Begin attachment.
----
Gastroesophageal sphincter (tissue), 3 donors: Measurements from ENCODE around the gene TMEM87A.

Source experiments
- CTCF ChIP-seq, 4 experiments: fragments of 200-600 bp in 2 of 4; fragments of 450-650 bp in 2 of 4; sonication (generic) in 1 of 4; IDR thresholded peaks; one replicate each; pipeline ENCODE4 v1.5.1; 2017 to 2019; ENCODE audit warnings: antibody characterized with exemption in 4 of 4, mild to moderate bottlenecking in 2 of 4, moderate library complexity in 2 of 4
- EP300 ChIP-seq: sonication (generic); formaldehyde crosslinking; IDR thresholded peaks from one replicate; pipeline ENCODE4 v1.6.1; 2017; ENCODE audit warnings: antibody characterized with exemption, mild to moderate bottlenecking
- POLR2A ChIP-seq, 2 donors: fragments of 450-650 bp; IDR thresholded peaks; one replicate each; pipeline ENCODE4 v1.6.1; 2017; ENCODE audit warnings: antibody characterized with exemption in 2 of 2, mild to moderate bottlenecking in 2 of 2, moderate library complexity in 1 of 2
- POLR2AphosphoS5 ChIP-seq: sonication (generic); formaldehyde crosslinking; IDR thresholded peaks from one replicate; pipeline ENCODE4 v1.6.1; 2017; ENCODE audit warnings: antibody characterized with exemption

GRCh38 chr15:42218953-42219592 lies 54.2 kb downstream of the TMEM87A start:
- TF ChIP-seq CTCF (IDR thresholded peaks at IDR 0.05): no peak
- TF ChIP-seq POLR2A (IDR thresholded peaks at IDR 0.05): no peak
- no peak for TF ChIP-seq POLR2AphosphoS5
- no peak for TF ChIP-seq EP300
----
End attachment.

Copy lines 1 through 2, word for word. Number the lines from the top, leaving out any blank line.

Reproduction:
Gastroesophageal sphincter (tissue), 3 donors: Measurements from ENCODE around the gene TMEM87A.

Source experiments